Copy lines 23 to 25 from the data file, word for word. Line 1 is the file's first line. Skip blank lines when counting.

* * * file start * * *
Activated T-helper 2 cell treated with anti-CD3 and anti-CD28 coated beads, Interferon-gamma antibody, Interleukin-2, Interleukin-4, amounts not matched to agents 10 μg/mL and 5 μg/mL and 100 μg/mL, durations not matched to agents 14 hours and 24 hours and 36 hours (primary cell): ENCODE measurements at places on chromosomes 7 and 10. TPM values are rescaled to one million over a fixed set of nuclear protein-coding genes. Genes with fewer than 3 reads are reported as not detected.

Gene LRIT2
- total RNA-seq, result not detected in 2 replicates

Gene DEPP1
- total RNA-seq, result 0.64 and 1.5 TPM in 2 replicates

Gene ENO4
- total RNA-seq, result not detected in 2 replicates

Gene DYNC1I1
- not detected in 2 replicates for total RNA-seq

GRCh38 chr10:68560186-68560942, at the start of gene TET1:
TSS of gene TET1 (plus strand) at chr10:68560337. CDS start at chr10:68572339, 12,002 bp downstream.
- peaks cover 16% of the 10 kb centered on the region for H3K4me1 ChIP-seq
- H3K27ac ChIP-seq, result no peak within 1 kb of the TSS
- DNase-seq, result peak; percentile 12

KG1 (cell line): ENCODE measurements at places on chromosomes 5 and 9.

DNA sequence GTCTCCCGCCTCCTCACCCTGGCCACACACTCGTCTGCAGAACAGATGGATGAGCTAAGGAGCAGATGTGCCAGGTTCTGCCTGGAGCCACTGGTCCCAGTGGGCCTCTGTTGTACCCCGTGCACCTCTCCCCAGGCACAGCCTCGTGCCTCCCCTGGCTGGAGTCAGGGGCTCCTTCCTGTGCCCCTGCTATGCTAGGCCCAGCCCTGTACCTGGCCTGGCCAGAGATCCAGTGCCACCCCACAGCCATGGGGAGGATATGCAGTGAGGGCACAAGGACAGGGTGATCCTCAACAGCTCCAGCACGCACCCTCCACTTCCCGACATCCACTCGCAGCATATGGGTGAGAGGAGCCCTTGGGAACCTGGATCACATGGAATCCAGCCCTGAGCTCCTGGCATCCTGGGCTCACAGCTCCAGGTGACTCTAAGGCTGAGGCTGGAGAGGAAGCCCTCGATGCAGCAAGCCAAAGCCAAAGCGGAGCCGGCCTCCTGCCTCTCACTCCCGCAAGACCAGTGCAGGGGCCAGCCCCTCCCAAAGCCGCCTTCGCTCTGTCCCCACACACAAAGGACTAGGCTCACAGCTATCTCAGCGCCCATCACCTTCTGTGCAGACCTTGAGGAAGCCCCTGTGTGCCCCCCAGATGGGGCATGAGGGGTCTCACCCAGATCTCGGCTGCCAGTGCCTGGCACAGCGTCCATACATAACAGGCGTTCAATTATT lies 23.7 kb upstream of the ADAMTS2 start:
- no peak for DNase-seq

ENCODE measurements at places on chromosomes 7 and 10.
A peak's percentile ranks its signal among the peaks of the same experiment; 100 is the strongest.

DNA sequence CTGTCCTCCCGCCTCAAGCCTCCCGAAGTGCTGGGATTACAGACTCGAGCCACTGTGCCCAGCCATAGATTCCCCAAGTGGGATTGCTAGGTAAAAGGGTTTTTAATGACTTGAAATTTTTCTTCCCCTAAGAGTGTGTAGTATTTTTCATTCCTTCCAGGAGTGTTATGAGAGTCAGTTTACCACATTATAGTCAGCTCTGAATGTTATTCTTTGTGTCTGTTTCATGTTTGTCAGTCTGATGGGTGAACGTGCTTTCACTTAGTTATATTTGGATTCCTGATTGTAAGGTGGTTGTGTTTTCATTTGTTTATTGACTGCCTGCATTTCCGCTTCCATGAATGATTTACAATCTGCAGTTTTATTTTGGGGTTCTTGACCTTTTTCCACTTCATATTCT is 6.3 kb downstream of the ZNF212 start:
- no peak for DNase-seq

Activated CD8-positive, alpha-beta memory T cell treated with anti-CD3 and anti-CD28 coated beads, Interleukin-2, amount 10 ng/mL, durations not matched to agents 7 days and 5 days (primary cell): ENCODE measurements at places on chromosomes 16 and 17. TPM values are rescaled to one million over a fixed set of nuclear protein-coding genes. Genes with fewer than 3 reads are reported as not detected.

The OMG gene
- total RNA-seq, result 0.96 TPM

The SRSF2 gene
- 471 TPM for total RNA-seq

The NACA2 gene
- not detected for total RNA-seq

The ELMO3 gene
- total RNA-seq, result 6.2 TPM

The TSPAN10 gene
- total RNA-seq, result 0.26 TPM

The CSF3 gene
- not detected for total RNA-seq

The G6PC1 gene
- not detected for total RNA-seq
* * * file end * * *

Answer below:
The OMG gene
- total RNA-seq, result 0.96 TPM

The SRSF2 gene